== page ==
Taquara, Sao Francisco de Paula, Cambara do Sul then a very rough stony 20 kms to the Canyon Itaimbenzinho in the Parque Nacional de Aparados da Serra. We were a bit concerned as our tyres were more street orientated and a little thin. We survived the ride then walked a few kms to view the spectacular canyon. We took way too many photos then rode the remaining 20 kms out of the park however around 5 kms from the end of the dirt the rear tyre let the air out. Patched tubes with ‘slime’ do not hold we found out and it was dark before we left our unplanned stop. For the second time on our world travels both our pumps failed so it was our hosts small hand pump that brought our tyre back to life. Our destination of Torres was not too far and the distance was covered quickly.
Night shot at Torres
Some of the members of the XT600 Club
With Cristo, Luciane and Fagundes on the beach at Torres
We pitched our tent amongst the members of the XT600 Club, friends of Fagundes and Luciane. They do not have camping gear so enjoyed the luxury of a cabin. When we crossed the border at Chuy/Chui our enquiries had pinpointed the dates of a hot air balloon festival in Torres so arriving here when this was happening was an added bonus. The next day was a bit of a loss as wind and rain curtailed the balloon activities. Because of the weather we accepted the invitation to share Fagundes and Luciane’s cabin. Next morning the unmistakable roar of ignited gas blowing hot air could be heard nearby. The clear blue sky was littered with large multicolored balloons. What a sight!!!
What a great sight
Colourful balloons floating through the sky
Great road up the mountain to Caxias do Sul
The Plaza in Caxias do Sul
Wine tasting at the Wine Museum in Vale Trentino
We just had to buy some chocolates in Gramado
Our destination today was Caxias do Sul and the ride was a superb, green, windy road edged by banana and pineapple farms. Collecting information at the Tourist Office, we rode to an old Italian winery in Vale Trentino that had been turned into a museum. A very informative tour with Fagundes doing a great job translating. When we were all finished the guide rang around the area to find us a cheap hotel. Close by the hotel Sao Cristovao at Farroupilha attracted our weary bodies with the manageress locking up the two bikes in an attached shed. Another old historic building with creaking, polished floors, a huge wood stove and a host who could not do enough for us.
Gramado is a very German looking town
Trying out the Military Police motorcycle
Nova Petropolis was preceded by a brisk ride down a small range to a German buffet lunch at Restaurante Tiro ao Alvo. Chocolates at Gramado and a little more sight seeing in Canela then we joined the traffic motoring back to Sapucaia and Porto Alegre arriving back at the house just after dark.
Very pink motorcycle rain gear!!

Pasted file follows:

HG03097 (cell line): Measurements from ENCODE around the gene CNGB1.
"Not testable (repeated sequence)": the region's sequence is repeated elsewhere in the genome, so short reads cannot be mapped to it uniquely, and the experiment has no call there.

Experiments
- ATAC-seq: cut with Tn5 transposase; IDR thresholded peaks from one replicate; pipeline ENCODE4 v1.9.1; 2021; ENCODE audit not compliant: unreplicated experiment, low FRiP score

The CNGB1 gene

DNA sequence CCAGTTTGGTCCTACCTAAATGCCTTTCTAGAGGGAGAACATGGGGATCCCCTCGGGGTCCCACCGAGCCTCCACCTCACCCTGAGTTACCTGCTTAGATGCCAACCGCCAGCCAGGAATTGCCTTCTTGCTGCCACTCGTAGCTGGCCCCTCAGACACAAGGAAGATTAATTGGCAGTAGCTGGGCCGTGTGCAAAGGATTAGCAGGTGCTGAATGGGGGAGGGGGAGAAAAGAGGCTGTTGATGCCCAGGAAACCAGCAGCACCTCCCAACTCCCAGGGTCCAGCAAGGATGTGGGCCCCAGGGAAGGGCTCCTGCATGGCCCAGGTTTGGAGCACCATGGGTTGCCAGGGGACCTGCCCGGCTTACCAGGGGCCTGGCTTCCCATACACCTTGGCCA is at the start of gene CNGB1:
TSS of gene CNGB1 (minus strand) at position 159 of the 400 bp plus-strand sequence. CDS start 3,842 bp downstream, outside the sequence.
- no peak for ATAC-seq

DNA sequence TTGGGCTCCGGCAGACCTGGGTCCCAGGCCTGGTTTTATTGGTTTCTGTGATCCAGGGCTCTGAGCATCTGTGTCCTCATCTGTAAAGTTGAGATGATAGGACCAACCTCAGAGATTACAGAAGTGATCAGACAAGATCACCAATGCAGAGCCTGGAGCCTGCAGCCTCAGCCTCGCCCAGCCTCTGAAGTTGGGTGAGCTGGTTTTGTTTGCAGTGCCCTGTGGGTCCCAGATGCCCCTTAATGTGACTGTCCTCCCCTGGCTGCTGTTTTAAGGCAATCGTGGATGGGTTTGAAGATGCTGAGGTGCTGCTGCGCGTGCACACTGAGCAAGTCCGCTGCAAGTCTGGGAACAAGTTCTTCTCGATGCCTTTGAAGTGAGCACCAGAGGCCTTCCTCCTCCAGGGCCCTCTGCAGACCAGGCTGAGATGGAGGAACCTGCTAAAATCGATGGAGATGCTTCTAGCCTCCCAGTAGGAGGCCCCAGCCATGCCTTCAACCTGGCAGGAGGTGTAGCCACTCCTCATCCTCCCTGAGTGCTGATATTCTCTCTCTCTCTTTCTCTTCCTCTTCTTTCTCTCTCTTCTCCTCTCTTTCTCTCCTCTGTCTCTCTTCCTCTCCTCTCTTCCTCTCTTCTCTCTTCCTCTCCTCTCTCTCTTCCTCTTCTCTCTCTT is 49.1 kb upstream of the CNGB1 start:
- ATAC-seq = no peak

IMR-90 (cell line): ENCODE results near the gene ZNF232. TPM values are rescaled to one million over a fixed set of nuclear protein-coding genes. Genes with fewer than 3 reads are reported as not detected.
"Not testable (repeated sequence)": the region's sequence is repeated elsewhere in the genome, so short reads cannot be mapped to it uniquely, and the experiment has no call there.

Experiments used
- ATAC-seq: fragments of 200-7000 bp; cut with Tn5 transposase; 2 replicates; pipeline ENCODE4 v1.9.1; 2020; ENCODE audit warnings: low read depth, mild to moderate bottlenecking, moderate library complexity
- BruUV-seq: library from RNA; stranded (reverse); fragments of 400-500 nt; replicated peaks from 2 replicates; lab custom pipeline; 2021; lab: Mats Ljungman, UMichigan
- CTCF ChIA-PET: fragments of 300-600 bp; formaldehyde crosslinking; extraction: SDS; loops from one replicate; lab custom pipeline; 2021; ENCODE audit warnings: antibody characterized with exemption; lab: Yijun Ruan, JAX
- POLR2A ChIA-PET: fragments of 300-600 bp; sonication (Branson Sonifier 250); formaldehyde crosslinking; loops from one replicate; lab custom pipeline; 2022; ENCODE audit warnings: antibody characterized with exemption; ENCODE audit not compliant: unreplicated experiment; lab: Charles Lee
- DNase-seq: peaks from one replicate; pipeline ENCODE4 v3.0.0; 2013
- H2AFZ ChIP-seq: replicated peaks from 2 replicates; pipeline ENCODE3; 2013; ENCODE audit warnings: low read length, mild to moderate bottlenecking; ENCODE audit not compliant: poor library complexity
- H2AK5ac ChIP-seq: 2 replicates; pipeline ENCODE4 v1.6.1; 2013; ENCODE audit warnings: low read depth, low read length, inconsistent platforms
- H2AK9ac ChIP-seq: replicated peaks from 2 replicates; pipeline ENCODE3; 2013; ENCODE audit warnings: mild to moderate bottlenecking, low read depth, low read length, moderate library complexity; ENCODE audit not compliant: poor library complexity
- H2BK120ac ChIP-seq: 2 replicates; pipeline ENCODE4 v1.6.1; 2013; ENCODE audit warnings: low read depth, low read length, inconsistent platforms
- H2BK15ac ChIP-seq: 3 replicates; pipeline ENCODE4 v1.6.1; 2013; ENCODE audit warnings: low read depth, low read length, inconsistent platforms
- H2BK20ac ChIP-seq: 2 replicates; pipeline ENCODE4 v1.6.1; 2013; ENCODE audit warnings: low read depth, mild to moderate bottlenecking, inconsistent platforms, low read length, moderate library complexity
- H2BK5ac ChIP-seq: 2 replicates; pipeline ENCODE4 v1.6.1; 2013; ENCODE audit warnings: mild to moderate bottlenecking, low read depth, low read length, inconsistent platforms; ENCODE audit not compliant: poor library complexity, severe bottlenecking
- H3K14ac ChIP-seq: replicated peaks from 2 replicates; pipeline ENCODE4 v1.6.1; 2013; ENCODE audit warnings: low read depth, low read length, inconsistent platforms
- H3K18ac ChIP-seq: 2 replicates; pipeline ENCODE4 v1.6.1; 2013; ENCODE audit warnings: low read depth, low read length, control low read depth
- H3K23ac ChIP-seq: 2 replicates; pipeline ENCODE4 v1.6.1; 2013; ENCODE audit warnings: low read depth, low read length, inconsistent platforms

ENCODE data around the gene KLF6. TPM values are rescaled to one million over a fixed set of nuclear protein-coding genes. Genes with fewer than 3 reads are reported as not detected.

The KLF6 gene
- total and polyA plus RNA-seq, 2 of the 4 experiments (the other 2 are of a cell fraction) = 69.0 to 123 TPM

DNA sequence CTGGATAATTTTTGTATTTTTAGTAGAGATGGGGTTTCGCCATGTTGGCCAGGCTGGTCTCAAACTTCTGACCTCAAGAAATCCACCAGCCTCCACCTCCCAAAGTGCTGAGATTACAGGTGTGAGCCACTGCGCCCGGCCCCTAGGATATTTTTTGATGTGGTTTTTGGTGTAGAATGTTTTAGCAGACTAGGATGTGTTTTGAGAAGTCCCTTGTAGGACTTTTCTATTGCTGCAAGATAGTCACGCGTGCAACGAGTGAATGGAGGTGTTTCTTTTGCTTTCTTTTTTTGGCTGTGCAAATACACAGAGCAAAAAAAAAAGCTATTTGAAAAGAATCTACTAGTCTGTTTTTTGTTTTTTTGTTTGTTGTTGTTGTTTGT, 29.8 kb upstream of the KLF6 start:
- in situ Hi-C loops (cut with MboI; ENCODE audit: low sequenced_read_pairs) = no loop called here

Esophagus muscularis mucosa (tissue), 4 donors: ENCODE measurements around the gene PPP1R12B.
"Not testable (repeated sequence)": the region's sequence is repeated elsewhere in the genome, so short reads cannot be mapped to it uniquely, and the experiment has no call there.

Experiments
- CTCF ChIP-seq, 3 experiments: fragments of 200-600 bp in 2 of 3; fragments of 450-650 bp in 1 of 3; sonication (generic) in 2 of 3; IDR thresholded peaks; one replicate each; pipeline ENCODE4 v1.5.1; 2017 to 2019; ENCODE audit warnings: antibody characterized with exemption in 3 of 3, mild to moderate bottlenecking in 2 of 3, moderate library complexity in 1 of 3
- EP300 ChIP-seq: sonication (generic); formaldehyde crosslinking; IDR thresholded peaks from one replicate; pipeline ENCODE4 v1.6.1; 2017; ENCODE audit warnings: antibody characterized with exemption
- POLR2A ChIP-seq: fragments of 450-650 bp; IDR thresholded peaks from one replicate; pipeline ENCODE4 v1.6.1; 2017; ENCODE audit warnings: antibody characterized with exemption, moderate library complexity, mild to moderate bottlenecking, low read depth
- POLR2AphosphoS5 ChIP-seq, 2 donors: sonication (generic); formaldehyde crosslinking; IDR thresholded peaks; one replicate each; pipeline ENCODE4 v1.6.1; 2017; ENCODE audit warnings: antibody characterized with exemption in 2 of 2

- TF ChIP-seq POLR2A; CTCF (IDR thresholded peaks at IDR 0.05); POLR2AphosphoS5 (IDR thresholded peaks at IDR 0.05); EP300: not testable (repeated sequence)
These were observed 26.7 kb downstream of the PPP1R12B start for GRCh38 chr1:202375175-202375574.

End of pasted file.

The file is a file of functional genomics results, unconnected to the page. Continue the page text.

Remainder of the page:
Pink boots, might have to get a pair of these!
Its back to work for the real people and Fagundes is a Captain in the Brazilian Army. An early start for him but we could have a little extra sleep. In the evening we use the four wheeled vehicle and attend a motorcycle show where we meet Fagundes’s Dad (Neto) and Alessandra. Could not believe the range of painted helmets and how big the colour pink is in Brazilian motorcycle fashion. We enjoyed a late sandwich with everyone and accepted an invitation from Neto and Alessandra to call in to see them at Santa Maria on the way out to see the Missoes near Santo Angelo.
Fagundes and Luciane
Late night sandwich with Alessandra, Neto and Fagundes
Sightseeing in Porto Alegre with Luciane and her mum
Central Markets in Porto Alegre
Ken buying some charque
Many different kinds of ‘erva mate’
Dinner with Cristo, his wife Jose and daughter Barbara
The next few days were spent socializing, sight-seeing, BBQ’s, bike shops, emails and looking at travel photos. A really great time. Eventually we got motivated and headed west to Santa Maria meeting up with Neto and Alessandra. Our short stay extended by one day to enjoy a little more sight seeing and socializing. Having guides in an unknown country makes it all very easy and sights you would probably never see are now in our photo collection. Obrigado… Neto and Alessandra and all your crazy friends. A memorable time.
Meeting up with Neto and Alessandra in Santa Maria
A churrascaria with Neto and some of his friends
Loads of meat
Neto and Alessandra
The small village of Silveira Martins
We found a swing bridge but Carol would not walk on it
Ken had no problem
Santo Angelo was much smaller than all our previous cities so we had little difficulty in finding Gilson’s apartment. He organized a small dinner party with a couple of friends and to ensure nothing was lost in he translations their sons girlfriend who spoke perfect English joined us. Unfortunately she had to leave for an early appointment so we battled along through dinner with our language barrier still enjoying plenty of laughs. Tomorrow Fagundes and Luciane are coming out to Santo Angelo to share our sight seeing in Sao Miguel das Missoes.
The Gaudérios do Asfalto Motorcycle Club house in Santa Maria
Thank you to Luciane and Alessandra for some of the photos used in this update.